Other local tips: 
•    The Big Island Brewhaus was a delicious stop for lunch. From the outside it’s unassuming, you wouldn’t know there was a pearl hiding inside. The food was creative, ingredients were local and fresh and the food was done with care. 
•    If you are going to ride on the Big Island, join their mountain biking Facebook page. The people represent the feeling on the island: happy, kind and friendly. They are also very eager to show you around and be your personal tour guide. 

Trail Review: 

We were told by more than one person, the Kalopa Trail is the Island favorite. We were not disappointed. 

 Wet and rooted "Jeep Road" trail.

Wet and rooted "Jeep Road" trail.

After parking in a paved lot, we followed the park road about a third of a mile and the trail took off to the left. The map said “Jeep Road” so we expected something a bit more obvious than the overgrown single track before us. It wasn’t long before the trail opened up to become an obvious double track with a gradual climb. 

The west side of the island gets on average 130in of rain per year so it wasn’t surprising that the trail was muddy and slick. Between the patches of mud were tentacles of awesome roots that were very slippery making this wet climb much more challenging than it would have been on a dry day. 

Once at the top of the climb, we had the option to go left or right. Both trails lead back to the Jeep Road at some point. We decided to go right first on the trail called the Perimeter Trail; the guys at the shop said this was the more mellow and “flowy” of the two. 

 Top of the Jeep Road where the trail splits. Do we go left or do we go right?

Top of the Jeep Road where the trail splits. Do we go left or do we go right?

The trail was not what I would call “flowy”. It was peppered with challenging obstacles that made it very fun to ride. The longer loop by distance, the Perimeter Trail spits you out near the bottom of the Jeep Road. You can continue across the Jeep Road for a small loop that takes you back to the parking lot. We opted to ride this at the very end despite what Trail Forks said. I recommend it done this way so you can ride back to the car on trail.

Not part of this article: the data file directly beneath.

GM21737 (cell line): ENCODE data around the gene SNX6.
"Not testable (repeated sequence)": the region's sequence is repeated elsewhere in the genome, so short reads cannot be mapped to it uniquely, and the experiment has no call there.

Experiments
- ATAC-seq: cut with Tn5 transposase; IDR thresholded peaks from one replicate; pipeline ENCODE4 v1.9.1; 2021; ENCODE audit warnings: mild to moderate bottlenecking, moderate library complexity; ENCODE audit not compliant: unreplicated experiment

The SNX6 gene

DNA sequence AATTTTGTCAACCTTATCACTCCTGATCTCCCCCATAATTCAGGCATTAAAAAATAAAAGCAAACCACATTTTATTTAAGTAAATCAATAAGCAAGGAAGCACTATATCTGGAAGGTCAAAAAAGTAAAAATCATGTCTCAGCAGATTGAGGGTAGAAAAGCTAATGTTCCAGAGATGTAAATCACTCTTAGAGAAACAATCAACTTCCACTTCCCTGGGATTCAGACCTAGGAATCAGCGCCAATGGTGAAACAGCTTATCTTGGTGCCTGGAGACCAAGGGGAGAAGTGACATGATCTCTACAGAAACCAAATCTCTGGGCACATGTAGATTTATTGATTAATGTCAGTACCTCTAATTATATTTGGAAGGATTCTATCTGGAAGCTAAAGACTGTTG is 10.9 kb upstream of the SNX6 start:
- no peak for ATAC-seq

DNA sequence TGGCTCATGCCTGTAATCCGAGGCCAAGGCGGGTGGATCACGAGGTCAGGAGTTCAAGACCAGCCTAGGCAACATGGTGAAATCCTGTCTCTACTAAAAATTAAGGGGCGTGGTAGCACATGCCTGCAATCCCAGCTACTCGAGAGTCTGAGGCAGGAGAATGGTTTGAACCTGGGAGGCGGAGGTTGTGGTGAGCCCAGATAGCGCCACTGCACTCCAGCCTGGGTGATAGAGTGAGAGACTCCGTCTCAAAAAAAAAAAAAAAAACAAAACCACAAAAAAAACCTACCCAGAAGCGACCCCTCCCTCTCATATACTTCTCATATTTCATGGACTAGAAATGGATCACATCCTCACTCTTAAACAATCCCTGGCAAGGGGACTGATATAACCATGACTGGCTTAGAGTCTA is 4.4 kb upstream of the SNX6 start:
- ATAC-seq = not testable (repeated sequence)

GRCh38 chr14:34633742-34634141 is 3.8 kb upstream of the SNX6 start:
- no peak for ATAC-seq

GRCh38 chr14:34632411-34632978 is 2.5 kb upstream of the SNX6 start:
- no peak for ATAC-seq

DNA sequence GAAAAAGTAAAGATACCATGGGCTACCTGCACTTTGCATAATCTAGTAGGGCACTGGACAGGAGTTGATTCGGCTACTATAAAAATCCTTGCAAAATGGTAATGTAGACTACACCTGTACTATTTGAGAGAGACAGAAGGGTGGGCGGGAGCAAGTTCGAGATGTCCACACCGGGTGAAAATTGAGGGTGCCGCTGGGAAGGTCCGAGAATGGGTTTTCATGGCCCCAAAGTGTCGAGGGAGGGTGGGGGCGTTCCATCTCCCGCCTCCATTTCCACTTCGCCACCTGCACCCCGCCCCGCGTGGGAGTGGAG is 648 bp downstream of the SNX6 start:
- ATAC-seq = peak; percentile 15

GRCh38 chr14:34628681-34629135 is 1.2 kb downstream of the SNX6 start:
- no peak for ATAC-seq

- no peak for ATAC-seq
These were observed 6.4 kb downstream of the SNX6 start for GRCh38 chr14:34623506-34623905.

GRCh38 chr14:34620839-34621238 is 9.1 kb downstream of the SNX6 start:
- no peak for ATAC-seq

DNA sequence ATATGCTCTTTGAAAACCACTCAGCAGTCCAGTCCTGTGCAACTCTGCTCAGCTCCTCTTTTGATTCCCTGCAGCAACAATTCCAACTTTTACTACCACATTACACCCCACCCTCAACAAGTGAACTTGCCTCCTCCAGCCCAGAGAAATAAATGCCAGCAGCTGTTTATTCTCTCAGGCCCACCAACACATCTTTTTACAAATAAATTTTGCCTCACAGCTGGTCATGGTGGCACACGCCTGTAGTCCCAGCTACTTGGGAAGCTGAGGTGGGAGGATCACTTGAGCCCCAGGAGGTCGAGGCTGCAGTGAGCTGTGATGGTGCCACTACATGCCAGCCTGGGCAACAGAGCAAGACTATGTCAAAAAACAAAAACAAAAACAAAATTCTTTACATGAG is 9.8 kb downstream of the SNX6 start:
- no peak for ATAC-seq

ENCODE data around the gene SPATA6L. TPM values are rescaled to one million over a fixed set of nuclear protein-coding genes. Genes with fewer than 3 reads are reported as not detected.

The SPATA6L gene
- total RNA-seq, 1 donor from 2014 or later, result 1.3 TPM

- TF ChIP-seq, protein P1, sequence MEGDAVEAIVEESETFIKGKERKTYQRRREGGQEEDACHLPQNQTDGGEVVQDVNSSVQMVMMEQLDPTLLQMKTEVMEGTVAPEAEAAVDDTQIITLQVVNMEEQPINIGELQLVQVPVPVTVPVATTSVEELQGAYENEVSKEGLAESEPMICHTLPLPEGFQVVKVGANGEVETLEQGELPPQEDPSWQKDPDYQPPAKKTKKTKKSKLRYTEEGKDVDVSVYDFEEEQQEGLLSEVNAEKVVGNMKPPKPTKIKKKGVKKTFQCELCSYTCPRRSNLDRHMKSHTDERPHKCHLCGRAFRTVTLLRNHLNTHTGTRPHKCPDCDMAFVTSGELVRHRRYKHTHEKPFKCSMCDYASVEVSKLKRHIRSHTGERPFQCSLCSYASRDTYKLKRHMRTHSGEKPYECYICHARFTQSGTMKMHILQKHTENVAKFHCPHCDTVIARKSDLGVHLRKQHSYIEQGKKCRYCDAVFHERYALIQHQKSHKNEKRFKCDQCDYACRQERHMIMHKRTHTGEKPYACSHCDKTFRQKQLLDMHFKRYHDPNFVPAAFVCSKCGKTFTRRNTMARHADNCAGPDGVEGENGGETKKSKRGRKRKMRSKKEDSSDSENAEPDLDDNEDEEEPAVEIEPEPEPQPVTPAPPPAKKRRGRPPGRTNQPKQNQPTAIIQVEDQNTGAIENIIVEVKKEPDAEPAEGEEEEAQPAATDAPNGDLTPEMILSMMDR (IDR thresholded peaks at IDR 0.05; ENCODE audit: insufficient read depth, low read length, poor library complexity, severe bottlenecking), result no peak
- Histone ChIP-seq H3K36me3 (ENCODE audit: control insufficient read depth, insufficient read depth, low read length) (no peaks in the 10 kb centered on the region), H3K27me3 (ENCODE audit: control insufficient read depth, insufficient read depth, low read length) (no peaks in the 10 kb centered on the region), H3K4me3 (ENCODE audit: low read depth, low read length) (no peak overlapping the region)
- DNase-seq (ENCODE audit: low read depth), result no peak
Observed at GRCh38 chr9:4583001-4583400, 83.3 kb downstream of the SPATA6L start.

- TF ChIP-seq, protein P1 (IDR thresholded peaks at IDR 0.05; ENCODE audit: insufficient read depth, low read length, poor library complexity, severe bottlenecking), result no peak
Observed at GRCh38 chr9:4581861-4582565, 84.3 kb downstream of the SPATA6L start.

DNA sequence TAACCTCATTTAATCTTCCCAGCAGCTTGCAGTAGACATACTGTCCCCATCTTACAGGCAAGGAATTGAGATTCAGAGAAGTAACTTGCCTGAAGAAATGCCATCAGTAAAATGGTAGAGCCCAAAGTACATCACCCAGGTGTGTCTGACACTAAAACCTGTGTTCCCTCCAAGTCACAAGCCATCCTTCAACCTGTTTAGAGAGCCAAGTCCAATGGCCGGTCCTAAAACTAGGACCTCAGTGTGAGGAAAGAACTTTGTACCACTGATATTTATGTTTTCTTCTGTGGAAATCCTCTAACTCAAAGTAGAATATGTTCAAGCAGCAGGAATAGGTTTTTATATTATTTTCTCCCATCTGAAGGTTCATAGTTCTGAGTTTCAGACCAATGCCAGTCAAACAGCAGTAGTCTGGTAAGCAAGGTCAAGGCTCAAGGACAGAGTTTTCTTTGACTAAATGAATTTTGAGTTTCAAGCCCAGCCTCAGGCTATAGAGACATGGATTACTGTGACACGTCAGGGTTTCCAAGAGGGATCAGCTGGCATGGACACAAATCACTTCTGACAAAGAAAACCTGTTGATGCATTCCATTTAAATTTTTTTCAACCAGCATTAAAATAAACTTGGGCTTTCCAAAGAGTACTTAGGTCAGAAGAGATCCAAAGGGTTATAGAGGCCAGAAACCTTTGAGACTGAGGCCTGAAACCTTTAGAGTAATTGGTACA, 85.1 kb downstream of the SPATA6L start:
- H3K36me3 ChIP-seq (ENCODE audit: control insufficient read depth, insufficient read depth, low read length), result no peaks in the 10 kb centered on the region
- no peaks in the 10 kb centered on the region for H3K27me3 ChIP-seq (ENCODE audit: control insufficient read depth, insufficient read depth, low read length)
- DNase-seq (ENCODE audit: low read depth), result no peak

Second round of rooted goodness.

Second round of rooted goodness.

Climbing the Jeep Road a second time was a little easier because I was becoming a pro at riding in the slick clay mud. At the top again we went left on the Iron Wood Lane trail. For whatever reason, this trail was a bit drier which was a welcome sight. However, it is definitely the more technical trail.  Right away we had to be on our game. This trail demands your attention at every turn. Fall asleep at the wheel for even a minute and you're bound to fist bump a tree or endo over a root. 

The Iron Wood Lane trail was my favorite of the two. There were a few stream crossings through what looked like old open lava tube. The rocks were black, smooth, and speckled green with moss. At one point, after I cleared a particularly techy steep section on a little ridgeline, I was so proud of myself I forgot to keep riding. I slammed my right brake lever into a tree. The bike responded by bucking me to the left and down a small ravine. I caught myself, but not the bike. Luckily, only minor brake lever injury was sustained and the bike was still ride-able. 

There was a little trail searching. On the Big Island, so legend goes, riders like natural features and do not remove fallen trees or rocks. They keep things natural and ride around them or build obstacles over them. Iron Wood Trail was overgrown in spots and clear routes had not been established around fallen trees. Just keep looking and the trail will appear eventually. There were a few trail offshoots we didn’t see on the map. The trails looked well traveled and had wooden signs designating their name. Go explore and let us know where they go.

 Lava tube trail crossing.

Lava tube trail crossing.


This trail will forever remain in my mind as a small and amazing adventure. There is a reason this trail is deemed the “locals' favorite.” It is fun and delivers on everything you would expect from a wet jungle trail. 

Kalopa’s recipe for fun: Humid and warm weather. Roots, roots and roots. Plenty of mosquitos. Mud covering absolutely everything. I would go back in a heartbeat.

Photo Credit: David Sutherland and his Samsung Galaxy 6 phone